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Questions of Heaven: The Chinese Journeys of an American Buddhist
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Questions of Heaven: The Chinese Journeys of an American Buddhist

3.33 of 5 stars 3.33  ·  rating details  ·  46 ratings  ·  6 reviews
A Haunting pilgrimage to one of China's holy mountains
"Ehrlich . . . writes with tremendous grace and passion."
—Miles Harvey,Outside

"In spare, lyrical prose, Ehrlich inventively recounts her 1995 spiritual trip to China and Tibet. . . . Like one of the landscape paintings of which she writes, Ehrlich's book is at once delicate, deeply considered and moving."
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Paperback, 144 pages
Published March 31st 1998 by Beacon Press (first published 1997)
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(showing 1-30 of 96)
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Andrew
I found it too brief, too involved with describing the hardships of China in the 20th century. The writing style was too self-involved, the subject matter concentrating too much on surface ephemera, and not enough on buddhism. Many better books out there in the same sub-genre of "buddhist westerner going on pilgrimage"
Mimi
Although this book was originally recommended when I took a masters-level "Literature of Travel" course, this unique piece of literature has been calling out to me for quite some time. I'm glad I finally took time out to read it.

On one level, this is a book about the spiritual journey of an American Buddhist as she climbs the metaphorically important mountains of China. On another level, this book painted an important sociological and historical portrait of China in the aftermath of Mao's tyrann...more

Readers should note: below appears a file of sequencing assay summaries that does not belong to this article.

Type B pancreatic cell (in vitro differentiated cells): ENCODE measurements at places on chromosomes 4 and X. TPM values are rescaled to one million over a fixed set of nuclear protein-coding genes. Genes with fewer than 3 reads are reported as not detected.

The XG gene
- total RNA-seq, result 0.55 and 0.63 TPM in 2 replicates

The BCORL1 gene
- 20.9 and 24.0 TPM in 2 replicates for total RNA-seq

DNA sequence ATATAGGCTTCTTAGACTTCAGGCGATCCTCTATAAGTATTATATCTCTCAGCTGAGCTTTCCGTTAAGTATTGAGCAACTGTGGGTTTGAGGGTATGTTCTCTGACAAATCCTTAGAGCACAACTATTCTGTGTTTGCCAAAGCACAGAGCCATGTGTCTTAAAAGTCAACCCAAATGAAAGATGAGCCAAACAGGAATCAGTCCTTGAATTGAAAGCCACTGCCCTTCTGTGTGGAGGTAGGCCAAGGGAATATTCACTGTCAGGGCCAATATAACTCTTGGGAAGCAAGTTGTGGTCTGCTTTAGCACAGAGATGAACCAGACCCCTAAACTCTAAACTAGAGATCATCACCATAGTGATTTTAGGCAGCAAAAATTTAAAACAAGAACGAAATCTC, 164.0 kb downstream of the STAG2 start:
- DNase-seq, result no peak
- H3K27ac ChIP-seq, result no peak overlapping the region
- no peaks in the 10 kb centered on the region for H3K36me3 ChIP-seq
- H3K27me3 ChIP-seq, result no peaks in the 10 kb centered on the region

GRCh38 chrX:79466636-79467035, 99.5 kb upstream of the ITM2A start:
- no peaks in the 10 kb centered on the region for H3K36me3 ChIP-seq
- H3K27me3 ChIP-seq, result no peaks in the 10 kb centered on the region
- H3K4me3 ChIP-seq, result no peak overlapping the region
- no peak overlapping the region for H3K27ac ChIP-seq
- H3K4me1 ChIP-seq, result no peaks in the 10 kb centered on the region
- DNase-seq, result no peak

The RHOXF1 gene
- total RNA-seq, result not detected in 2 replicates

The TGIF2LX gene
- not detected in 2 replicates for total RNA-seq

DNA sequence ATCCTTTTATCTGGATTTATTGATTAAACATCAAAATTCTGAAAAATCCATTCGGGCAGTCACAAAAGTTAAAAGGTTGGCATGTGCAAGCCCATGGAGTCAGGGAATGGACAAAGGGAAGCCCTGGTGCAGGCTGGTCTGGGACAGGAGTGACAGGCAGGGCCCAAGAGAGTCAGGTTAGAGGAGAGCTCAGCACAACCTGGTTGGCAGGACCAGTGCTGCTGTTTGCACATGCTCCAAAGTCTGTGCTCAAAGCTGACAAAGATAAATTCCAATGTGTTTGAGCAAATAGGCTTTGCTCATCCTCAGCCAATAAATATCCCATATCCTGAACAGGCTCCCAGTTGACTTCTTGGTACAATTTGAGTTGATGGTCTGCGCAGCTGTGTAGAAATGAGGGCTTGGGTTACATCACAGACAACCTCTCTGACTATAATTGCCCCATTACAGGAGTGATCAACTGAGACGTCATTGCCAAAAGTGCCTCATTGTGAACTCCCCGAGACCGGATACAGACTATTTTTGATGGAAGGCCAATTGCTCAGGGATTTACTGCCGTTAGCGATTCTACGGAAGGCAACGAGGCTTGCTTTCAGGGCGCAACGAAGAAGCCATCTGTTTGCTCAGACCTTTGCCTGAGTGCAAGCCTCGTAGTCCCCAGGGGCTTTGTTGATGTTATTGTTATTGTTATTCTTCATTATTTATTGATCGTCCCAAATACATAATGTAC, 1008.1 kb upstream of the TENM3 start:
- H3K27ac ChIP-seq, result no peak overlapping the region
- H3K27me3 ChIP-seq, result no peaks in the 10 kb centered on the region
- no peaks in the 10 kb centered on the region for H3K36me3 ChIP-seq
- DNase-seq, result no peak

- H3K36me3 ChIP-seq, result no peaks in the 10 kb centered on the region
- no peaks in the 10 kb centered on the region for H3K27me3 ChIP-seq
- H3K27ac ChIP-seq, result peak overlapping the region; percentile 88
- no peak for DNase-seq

Cindy
Small collection of essays about a mountain climbing pilgrimage to China in the mid-90s. Ehrlich finds it a depressing place - until she gets to Lijiang and meets musicians who are trying to preserve some of the heritage that has been shattered by the Cultural Revolution.
Cindywho
Small collection of essays about a mountain climbing pilgrimage to China in the mid-90s. Ehrlich finds it a depressing place - until she gets to Lijiang and meets musicians who are trying to preserve some of the heritage that has been shattered by the Cultural Revolution.
Eric
Aug 23, 2007 Eric rated it 5 of 5 stars
Recommends it for: spirtual seekers and people who question spirituality
A lot about music, a ton of about hope, that Mao lived by eating ashes, that nirvana can be found from the vertigo you get when you look out over a cliff and beyond below...it's a fantastic book that sticks with you.
Patricia
Lovely passages about mountains and music.
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Gretel Ehrlich is an American travel writer, novelist, essayist, and poet born on a horse ranch near Santa Barbara, California and educated at both Bennington College in Vermont and UCLA film school. After working in film for 10 years and following the death of a loved one, she began writing full-time in 1978 while living on a Wyoming ranch where she had been filming. Her first book, The Solace o...more
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